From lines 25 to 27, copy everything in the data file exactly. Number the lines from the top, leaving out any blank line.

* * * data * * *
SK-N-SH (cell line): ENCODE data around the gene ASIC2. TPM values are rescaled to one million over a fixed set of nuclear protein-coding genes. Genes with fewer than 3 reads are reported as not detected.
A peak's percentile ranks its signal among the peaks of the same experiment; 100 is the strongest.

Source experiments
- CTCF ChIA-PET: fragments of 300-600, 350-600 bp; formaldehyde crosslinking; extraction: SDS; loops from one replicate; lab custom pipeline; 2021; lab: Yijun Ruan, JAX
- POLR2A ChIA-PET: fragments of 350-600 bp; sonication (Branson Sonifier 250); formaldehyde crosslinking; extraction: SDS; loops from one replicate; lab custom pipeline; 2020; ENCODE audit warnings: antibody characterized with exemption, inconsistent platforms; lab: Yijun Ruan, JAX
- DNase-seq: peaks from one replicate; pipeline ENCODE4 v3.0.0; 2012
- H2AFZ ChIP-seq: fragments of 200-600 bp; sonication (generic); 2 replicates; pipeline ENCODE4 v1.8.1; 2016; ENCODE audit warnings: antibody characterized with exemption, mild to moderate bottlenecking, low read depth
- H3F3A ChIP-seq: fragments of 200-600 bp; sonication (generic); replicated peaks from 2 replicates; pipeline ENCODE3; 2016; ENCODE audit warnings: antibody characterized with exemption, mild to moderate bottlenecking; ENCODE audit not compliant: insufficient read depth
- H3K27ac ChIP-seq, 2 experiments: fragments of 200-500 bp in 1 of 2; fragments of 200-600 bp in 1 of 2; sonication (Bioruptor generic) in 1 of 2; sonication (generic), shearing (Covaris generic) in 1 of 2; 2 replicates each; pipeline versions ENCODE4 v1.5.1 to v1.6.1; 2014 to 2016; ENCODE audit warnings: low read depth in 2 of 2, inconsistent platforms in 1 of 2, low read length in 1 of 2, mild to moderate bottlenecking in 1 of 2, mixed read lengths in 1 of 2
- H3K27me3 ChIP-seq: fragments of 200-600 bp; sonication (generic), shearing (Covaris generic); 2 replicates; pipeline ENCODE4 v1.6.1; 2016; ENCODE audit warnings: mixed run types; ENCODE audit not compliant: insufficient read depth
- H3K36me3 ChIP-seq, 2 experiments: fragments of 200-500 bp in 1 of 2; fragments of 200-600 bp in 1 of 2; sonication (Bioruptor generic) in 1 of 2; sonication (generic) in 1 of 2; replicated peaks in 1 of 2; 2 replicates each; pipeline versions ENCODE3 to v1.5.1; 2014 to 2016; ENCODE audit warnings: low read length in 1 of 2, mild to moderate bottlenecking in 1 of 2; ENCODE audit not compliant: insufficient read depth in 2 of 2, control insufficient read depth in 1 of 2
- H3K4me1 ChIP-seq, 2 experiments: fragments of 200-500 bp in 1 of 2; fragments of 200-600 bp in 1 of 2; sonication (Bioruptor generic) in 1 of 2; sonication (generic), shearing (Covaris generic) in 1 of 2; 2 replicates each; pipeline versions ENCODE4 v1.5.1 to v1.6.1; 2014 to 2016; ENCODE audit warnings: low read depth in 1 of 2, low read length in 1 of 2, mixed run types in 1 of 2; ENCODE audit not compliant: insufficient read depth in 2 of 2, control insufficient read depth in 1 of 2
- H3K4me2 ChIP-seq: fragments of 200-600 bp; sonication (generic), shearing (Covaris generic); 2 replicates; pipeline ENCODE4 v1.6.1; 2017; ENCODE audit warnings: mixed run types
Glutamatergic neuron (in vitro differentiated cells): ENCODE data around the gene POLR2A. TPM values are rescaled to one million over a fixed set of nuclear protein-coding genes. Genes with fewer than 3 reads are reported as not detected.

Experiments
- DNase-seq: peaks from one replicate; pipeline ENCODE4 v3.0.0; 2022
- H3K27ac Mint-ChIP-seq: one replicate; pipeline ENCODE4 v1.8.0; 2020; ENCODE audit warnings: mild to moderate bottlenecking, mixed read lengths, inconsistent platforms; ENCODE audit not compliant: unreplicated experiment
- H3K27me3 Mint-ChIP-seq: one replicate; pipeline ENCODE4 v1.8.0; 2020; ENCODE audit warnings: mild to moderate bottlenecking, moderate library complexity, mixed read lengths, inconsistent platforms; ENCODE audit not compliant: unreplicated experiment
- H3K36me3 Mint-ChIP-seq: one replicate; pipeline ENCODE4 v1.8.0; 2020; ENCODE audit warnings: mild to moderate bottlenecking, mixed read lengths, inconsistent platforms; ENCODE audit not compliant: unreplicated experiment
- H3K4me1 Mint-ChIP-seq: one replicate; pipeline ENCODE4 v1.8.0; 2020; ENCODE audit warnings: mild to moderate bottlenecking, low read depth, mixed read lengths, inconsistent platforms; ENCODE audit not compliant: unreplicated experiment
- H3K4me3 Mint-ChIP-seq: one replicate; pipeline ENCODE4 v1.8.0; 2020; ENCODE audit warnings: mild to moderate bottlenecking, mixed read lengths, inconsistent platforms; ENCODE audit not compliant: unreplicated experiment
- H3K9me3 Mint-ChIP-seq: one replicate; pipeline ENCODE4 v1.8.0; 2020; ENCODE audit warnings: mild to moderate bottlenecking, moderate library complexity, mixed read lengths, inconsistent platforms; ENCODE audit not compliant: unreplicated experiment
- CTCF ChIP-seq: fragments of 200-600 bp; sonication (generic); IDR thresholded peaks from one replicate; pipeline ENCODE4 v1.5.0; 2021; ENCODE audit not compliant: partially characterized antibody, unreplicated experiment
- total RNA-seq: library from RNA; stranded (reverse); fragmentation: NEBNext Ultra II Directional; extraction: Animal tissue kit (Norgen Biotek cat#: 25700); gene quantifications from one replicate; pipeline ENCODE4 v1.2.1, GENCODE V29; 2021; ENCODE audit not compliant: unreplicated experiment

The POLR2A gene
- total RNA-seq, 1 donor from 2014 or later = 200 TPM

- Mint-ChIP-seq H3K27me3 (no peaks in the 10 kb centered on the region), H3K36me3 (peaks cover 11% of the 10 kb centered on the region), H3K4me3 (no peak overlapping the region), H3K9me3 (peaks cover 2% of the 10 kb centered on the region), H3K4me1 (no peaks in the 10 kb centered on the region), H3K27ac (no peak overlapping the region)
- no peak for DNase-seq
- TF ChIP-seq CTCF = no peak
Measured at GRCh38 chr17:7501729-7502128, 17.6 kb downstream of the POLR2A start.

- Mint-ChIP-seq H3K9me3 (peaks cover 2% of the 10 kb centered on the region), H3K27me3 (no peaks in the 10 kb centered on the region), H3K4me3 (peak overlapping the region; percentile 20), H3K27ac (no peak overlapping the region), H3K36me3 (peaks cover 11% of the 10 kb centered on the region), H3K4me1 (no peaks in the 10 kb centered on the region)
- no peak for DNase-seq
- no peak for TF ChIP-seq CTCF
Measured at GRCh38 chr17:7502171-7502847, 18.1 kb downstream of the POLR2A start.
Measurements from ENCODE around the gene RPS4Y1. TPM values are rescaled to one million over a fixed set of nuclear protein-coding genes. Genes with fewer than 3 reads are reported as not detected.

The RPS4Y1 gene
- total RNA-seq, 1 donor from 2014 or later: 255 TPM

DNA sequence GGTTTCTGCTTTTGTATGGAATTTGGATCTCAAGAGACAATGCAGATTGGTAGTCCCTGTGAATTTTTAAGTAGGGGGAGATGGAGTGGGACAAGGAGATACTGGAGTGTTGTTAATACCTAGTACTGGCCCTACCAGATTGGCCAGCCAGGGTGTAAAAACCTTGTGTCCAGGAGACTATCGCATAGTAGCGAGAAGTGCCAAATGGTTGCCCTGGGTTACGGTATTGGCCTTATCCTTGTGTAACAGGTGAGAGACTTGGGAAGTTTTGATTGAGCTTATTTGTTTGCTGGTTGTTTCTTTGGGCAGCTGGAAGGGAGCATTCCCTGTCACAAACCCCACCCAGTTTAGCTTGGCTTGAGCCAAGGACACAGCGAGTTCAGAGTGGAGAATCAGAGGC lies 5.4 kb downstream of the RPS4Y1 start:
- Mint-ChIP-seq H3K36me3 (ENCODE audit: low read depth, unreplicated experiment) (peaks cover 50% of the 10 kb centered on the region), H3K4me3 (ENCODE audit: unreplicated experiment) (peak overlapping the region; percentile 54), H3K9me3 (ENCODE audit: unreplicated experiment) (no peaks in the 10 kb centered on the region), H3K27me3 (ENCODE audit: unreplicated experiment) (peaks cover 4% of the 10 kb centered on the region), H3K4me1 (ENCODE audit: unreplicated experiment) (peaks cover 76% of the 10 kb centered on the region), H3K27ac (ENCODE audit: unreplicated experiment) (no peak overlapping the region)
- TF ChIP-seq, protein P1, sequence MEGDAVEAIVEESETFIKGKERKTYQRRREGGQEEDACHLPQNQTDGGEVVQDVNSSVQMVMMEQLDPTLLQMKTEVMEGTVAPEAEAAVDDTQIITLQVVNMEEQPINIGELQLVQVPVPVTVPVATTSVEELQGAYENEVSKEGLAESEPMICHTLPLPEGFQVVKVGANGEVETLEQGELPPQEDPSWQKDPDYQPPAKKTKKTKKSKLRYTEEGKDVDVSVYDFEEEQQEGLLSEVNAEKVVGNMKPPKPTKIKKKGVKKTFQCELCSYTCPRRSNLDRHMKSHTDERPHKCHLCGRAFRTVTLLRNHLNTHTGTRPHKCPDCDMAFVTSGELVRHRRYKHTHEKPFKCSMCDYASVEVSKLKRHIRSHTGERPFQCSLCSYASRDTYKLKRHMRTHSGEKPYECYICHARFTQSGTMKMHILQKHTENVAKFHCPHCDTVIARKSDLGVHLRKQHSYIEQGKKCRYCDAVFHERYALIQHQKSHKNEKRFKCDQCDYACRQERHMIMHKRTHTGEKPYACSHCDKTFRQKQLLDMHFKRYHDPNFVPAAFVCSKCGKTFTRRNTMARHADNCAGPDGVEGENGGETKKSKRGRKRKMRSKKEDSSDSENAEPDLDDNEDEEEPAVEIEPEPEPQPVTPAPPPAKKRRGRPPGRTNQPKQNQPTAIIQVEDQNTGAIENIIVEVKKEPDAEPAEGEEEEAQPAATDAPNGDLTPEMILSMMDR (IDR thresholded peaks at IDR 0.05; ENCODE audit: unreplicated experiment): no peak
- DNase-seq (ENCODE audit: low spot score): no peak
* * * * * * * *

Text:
The POLR2A gene
- total RNA-seq, 1 donor from 2014 or later = 200 TPM

- Mint-ChIP-seq H3K27me3 (no peaks in the 10 kb centered on the region), H3K36me3 (peaks cover 11% of the 10 kb centered on the region), H3K4me3 (no peak overlapping the region), H3K9me3 (peaks cover 2% of the 10 kb centered on the region), H3K4me1 (no peaks in the 10 kb centered on the region), H3K27ac (no peak overlapping the region)